When merchant navy professional Guru Dutt Goswami takes time off from work he comes to stay in his ancestral home in Palampur in North India. The mud structure, built decades back along Himalayan slopes, stays warm in winter and cool in summer.

“I think the mud houses, just like the body, they have some pores, they breathe,” says Goswami, relaxing in a veranda. “They are so cozy, they have beautiful ventilation. It is all because of the mud, the thatches, the material that is used.”

While brick and concrete homes have become the norm in recent decades, a centuries-old tradition of making houses with mud and other local material is undergoing a resurgence in the northern Himachal Pradesh state, tucked in the Himalayan mountains.

Environmentalists have hailed the trend, saying that reviving old building traditions is one of the many answers to addressing modern day challenges such as climate change.

The Sambhaavnaa Institute of Public Policy and Politics, a non-profit that promotes sustainability, is setting an example – the sprawling campus in Palampur is a mud structure. The small hill town is located in the midst of tea estates.

“Reviving vernacular architecture is important,” says Mohammad Chappalwala, programs coordinator at the institute. “The idea is to build with local material, build with natural material, that is the direction we should be taking.”

Made with mud dug out of the site where the building stands, stones, slate and bamboo from the hillsides, he says these houses reduce the carbon footprint – modern-day building materials such as steel and cement are created through carbon-intensive industrial processes and also must be transported across hundreds of miles. Equally important, the mud walls serve as natural insulation, reducing the energy needed for air conditioning and heating.

There are many other advantages – the lighter, lower structures are more earthquake resistant compared to concrete buildings being built in recent decades. “That has been proven by the houses which were left standing after the major earthquakes in the Himalayan region,” says Chappalwala.

The centuries-old tradition has been adapted to modern times. Wider doors and windows with glass let in more light into homes, the plastering is done with natural materials that last much longer, while kitchens and bathrooms partly use concrete and tiles to ensure modern conveniences.

Goswami, for example, has built a conventional structure around the old mud house with a modern modular kitchen and bathrooms. But the mud house serves as his main living area, while the old kitchen with a fireplace is used for some slow cooked meals in winter.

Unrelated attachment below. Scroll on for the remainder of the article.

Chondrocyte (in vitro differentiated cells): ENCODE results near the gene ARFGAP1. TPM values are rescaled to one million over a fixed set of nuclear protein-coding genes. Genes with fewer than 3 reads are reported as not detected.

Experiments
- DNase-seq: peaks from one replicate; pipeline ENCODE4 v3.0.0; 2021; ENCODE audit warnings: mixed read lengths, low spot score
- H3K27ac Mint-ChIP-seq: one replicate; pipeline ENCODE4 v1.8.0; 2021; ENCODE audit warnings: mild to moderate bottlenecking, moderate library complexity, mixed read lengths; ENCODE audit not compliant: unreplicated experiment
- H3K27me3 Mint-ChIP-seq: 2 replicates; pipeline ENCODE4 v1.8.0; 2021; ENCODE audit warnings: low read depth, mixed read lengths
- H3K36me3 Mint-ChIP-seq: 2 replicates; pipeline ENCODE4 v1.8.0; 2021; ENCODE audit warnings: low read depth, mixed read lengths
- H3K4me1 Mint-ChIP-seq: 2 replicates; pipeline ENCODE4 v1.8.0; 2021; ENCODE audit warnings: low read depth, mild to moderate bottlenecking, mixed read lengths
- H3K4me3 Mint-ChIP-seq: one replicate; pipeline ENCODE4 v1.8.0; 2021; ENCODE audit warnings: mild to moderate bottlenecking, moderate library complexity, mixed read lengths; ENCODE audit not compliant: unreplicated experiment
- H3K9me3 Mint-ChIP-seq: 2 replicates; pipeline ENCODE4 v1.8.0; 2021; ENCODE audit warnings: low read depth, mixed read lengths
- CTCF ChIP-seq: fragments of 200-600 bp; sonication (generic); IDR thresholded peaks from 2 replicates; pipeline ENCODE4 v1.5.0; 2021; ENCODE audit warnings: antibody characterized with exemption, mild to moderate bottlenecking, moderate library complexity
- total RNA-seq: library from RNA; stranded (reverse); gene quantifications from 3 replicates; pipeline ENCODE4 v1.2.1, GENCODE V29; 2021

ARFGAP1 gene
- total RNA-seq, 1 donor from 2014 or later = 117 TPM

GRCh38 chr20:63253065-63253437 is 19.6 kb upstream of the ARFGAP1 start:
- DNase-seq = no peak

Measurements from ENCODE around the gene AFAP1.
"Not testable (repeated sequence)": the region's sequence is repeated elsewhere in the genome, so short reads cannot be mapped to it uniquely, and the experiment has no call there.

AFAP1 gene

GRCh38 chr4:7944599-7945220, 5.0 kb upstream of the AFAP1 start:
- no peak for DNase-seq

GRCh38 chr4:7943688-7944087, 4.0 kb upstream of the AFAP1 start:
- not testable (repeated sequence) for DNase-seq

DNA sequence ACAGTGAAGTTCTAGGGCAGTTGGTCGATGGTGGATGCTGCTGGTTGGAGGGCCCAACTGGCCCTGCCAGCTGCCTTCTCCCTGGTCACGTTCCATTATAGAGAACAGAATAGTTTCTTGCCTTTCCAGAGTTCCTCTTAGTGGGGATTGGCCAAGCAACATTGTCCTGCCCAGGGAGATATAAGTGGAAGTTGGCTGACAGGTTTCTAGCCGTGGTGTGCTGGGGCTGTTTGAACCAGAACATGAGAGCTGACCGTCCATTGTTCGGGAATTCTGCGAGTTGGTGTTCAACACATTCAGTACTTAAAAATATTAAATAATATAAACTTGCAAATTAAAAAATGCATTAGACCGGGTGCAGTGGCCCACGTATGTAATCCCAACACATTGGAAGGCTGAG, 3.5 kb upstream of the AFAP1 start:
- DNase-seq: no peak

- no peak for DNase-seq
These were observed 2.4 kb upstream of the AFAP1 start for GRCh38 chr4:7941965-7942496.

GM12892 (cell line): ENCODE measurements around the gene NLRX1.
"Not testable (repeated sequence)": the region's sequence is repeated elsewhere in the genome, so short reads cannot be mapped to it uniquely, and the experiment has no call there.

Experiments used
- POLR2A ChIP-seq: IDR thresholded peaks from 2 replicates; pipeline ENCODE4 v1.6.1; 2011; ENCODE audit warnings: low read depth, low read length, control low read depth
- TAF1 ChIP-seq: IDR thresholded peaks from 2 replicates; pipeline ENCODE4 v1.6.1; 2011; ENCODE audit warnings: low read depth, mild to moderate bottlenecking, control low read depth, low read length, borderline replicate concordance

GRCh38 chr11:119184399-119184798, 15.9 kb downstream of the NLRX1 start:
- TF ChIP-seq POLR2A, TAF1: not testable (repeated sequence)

Architects say countries like India need to rethink emulating standardized international styles of concrete houses and glass and chrome skyscrapers and take a closer look at incorporating old traditions that evolved in the pre-electricity era. A growing number are reviving them in other parts of the country — they vary according to the region.

“These were simple, common-sense strategies that were especially important in India, where you need to keep the heat out, contrary to colder places where they need to keep warmth within,” says Yatin Pandya, an architect in the western state of Gujarat who promotes sustainable architecture.

“For example, houses in Gujarat used to have overhanging roofs to shade buildings from heat and courtyards inside for ventilation. The simple wisdom of putting a one-meter awning also can reduce the heat intake by 25 percent. But now we make box-type structures with no projections,” points out Pandya.

India is increasingly suffering from intense heat waves – the problem is compounded by glitzy glass and concrete buildings that trap heat.

Under a project to build 18 villages in Gujarat, Pandya’ firm, Footprints E.A.R.T.H, used local materials that included mud houses in desert regions. “It is thermally efficient, and even if it is over 50 degrees centigrade outside, it is about 34 degrees inside,” says Pandya. “Just in the name of modernism and aping we cannot ignore these traditions.”

Such structures have also proven to be durable, withstanding rains, floods and earthquakes, say architects.

However wider acceptance of traditional architectures remains a challenge — most residents in Himachal Pradesh and other places still opt to build concrete homes that have become associated with development and status. But some, like Goswami, who was inspired by his travels, are setting an example.

“I have been to Morocco, I have been to Latin America, and trust me they have maintained and retained their old heritage, their structures. Why not us? Why not Indians? We have such beautiful heritage,” he says.

Some erstwhile city dwellers find that staying in a mud structure deepens their connection with the earth. “Yes, sometimes we get the creepy, crawlies coming in, but there are also possibilities where birds can also build nests which they can never do in city homes,” says Chappalwala’s wife, Fatema, who works in Sambhaavnaa Institute’s programs team. The erstwhile Mumbai resident has been living on the campus for several years with her son. “Because it is mud it is very cooling, it is soothing to mind and body.”

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